This co-production launching a collaboration between the Fountain Theatre and Los Angeles City College’s Theatre Academy tells the story of real life dancer Freddy Herko (Marty Dew) largely through choreography (by Cate Caplin) and a recorded soundtrack of music ranging from Vivaldi and Mozart to sixties music by Blind Faith and Donovan plus other rock/pop musicians. Various stage effects are used, too, including a sort of mist that this hour-ish-long one acter opens with, perhaps symbolizing the mists of memory.
In addition to this impressionistic collage, there is a storyline that threads this needle, as the older Shelley goes back in time to relate her experiences with Freddy, when she was young and foolish.
To be sure, in addition to this impressionistic collage, there is a storyline that threads this needle, as the older Shelley (professional actress Susan Wilder) goes back in time to relate her experiences with Freddy, when she was young and foolish. Devoted to dance, younger Shelley (professional actress Katie McConaughy) leaves her husband Pete (LACC sixth semester actor Lamont Oakley) to pursue the mercurial Freddy.
However, while he may dance divinely and be beautiful, as far as blissful cohabitation in Shelley’s Greenwich Village pad is concerned, there are two flies in the ointment. Despite Herko’s initial promise as a dancer, he is steadily destroying himself through an addiction to drugs - primarily speed, which he shoots up. And oh, BTW, he is also gay, so it’s hard to decide who acts more self-destructively: Freddy or Shelley (who is apparently the alter ego of playwright Deborah Lawlor, co-founder and co-artistic director of the Fountain, one of L.A.’s most renowned intimate theatres).
Lawlor’s play, directed by Frances Loy, provides little insight into what made Herko tick. (It also depicts Shelley’s marriage as being interracial, but never so much as comments upon this, although it was quite a rarity at the time.) There is a sort of Balinese shadow puppet play projected on a screen that depicts Freddy’s announcement to his parents that instead of becoming a concert pianist, the Julliard student intends to be a dancer. His father overreacts violently to the news and in the context of the 1950s or early 1960s, a male’s announcing he wanted to dance could be tantamount to coming out as gay at a time when this was still extremely taboo. But other than that, Herko’s literally throwing away his talent in a most dramatic manner seems inexplicable. So unless one is attracted to him and/or the actor portraying him, little reason is given for viewers to sympathize with this substance abuser.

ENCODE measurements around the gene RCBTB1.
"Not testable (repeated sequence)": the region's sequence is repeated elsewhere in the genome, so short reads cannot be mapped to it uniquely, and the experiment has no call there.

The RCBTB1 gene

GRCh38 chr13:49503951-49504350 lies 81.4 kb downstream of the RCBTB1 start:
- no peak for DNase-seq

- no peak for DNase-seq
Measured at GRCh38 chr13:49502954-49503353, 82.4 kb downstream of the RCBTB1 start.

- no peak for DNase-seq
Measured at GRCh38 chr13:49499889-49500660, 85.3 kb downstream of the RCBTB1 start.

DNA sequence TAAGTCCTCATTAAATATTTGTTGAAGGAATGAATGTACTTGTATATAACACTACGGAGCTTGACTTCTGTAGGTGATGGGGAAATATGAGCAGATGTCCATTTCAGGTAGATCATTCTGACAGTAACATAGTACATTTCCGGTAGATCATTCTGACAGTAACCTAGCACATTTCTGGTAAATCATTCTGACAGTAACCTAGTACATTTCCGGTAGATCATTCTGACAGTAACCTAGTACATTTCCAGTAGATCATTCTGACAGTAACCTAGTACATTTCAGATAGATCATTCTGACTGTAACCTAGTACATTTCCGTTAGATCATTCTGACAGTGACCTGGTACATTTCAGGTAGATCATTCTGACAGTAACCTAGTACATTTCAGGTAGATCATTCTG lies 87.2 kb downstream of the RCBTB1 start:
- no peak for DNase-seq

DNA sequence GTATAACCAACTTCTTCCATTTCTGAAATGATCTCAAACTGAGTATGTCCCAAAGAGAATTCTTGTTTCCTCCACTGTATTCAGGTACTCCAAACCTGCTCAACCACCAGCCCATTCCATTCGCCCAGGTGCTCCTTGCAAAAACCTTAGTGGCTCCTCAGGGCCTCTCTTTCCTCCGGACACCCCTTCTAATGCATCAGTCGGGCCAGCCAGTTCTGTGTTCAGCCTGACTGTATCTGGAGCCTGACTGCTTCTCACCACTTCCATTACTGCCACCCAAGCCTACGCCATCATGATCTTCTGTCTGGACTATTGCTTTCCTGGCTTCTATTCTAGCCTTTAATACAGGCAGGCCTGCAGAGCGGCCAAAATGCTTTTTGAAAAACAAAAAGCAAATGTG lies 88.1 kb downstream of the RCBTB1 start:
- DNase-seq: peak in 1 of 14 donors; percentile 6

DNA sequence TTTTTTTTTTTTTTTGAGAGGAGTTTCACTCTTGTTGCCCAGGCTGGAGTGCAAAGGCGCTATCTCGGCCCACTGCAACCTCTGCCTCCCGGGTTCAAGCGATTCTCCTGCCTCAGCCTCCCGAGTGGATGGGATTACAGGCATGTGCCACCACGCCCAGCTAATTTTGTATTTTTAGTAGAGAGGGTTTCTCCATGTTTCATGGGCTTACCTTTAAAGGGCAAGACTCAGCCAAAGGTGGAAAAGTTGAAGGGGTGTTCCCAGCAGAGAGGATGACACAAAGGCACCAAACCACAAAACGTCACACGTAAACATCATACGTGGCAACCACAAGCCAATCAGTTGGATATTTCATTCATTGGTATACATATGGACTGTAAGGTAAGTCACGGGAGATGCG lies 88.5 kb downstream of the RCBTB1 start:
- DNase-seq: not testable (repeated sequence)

Towards the top of this world premiere there is a frolicsome scene at Andy Warhol’s “Factory,” the pop artist’s studio at East 47th Street, Manhattan. A party is being thrown with lots of shirtless men running around the stage in this play full of homoeroticism that seems to deliberately downplay the sensuality of the female cast members, many of them LACC students (perhaps this preferential depiction is a form of reverse sexism?). This brought memories of that colorful, countercultural subculture back to this “Native” New Yorker, who once saw Warhol walking a pink poodle on a leash in Manhattan. Herko, who was reputedly quite good looking, appeared in several of Warhol’s experimental films.
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The playbill’s silkscreen-like color photos of Dew by Ed Krieger have a Warholian panache. But instead of being a strongly recurring motif in this bioplay, one of the most interesting parts of Herko’s real life story, full of outsized, outré personalities, is quickly sidelined. There are references to Warhol (although, alas, he is never depicted) - although Herko is shown as being the life of said party Factory, perhaps portraying so many other outlandish characters throughout the one act would have diminished Herko’s avant-garde stature in this drama.
In any case, Lawlor’s script focuses on Freddy and his interactions with her younger self. While this aspect of Herko’s short life is what preoccupies her, it’s arguably much less interesting than the tableau of Andy’s gang of scruffy if sexy misfits who, for a time, were the toast of the town. (Untitled Warhol Project, which was also presented at LACC’s Caminito Theatre and at the Odyssey Theatre in 2012, did a far better job of presenting the Warholian scene and state of mind.)
It is an interesting piece of theatrical time travel to have a character’s older self observe her younger incarnation (depicted by thespians of different ages) relive events from long ago. Especially in a play that is strongly autobiographical. It appears to be an act of self-reflection, wherein one looks back and tries to understand what was and what could have been.
Herko could have been a Herculean hoofer but instead became herky-jerky. What a waste - artists have a responsibility to themselves, their audiences and their art. Perhaps Freddy rationalized his use of speed as a way of fueling his style of dancing, but we’ll never know for sure. Even after seeing this play, which doesn’t explain Freddy’s motivations either.
The Fountain Theatre and LACC Theatre Academy present Freddy on Wednesdays, Thursdays, Fridays and Saturdays at 8:00 p.m. and Thursdays and Saturdays at 3:00 p.m. through Oct. 14 at Caminito Theatre, Los Angeles City College, 855 N. Vermont Ave., L.A., CA 90029. Parking is free in structure 4 on Heliotrope at Monroe (between Santa Monica and Melrose). Info: (323)663-1525; www.FountainTheatre.com.
Rampell is a co-organizer of the 70th Anniversary Commemoration of the Hollywood Blacklist(see: https://www.generosity.com/fundraising/hollywood-blacklist-tribute).